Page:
A Wild New Look for an Old Classic


Originally written by Rudyard Kipling in 1893 to 1894, “The Jungle Book” was actually a collection of stories that were published in magazines. Now almost 50 years after Disney’s original cartoon animated classic debuted in 1967, the recreation of “The Jungle Book” surpasses the standards set by the old classic. Although this action packed film has its fair share of nuances from the original movie, it ultimately captures the essence of the balance between man and nature.

The story is centered on the man cub Mowgli, who is a real child (Neel Sethi). The beginning of the tale is very similar to the original film. The loyal panther, named Bagherra (Ben Kingsley), finds the abandoned Mowgli in the jungle and asks the wolves to raise him. Having been cared for by the affectionate Raksha (Lupita Nyong’o) and Akela (Giancarlo Esposito), the jungle is his home, and he is like a brother to the other wolf pups.

All is well until Mowgli’s life is in danger when the tiger, Shere Khan, threatens him. When the wolves meet to discuss the future of Mowgli, he volunteers to leave. Guided by the faithful Bagheera, the two soon encounter Shere Khan on their way to the man village and are separated. Mowgli soon finds himself near death in the coils of a giant snake Kaa (Scarlett Johansson), and into the tricks of the bear, Baloo (Bill Murray) who promises to let him stay if he uses he helps him retrieve honey. He also encounters the king ape Louie (Christopher Walken), who demands he tell him how to make fire or what is known as the “red flower” to the animals.

Meanwhile, Shere Khan is on a quest for vengeance. Shere Khan does not want Mowgli simply to go to the man village; he wants to see Mowgli dead. He wants revenge because Mowgli’s father had burned him with the “red flower.” In turn, Shere Khan killed his father and that is why Mowgli was abandoned.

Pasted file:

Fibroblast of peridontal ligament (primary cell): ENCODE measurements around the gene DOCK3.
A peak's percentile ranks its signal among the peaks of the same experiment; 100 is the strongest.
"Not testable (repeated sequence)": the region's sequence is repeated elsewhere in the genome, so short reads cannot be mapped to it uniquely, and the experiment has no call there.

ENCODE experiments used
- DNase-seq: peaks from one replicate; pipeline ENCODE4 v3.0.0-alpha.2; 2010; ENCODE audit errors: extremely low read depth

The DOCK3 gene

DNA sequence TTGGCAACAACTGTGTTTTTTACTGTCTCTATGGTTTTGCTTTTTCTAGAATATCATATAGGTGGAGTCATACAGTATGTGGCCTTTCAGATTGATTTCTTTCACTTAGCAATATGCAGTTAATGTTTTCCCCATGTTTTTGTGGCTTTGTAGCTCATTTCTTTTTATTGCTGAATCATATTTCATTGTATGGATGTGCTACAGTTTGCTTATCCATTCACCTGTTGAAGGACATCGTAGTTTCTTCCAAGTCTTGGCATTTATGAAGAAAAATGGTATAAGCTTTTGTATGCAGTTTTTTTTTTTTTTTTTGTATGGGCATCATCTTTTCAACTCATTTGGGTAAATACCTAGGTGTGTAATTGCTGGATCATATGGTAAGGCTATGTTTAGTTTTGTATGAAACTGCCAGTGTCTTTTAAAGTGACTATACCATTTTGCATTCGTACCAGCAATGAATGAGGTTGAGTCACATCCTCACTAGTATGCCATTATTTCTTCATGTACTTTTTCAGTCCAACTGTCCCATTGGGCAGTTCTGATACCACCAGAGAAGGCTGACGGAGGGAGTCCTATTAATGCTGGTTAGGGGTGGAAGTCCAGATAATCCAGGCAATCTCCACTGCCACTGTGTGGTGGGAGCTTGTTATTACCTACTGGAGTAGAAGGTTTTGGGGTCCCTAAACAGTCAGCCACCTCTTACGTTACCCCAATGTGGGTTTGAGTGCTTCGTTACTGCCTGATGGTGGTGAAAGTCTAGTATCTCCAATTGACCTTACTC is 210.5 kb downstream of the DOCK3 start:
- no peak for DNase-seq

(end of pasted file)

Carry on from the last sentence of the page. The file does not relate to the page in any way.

Despite the a more complex story line than the original, Jon Favreau, who also directed Iron Man, includes the carefree nature of Baloo who, of course, sings “Bear Necessities” and King Louie’s “I Wanna Be Like You.” Although this singing may seem a bit abrupt, it provides a nice break from all of the running and chasing.

The graphics have definitely been revamped from the animated version. The computer generated talking animals are quite believable and almost thrilling or uncanny. However, what may be even more significant is the changes in the story line. Complex ideas are cleverly woven in such as the destruction of man and fire as well as allusions to peace.

Needless to say, a few tears were shed (I know, how can that be remotely possible with talking animals?). And of course, I couldn’t help but find myself humming along to “Bear Necessities” as I exited the theater.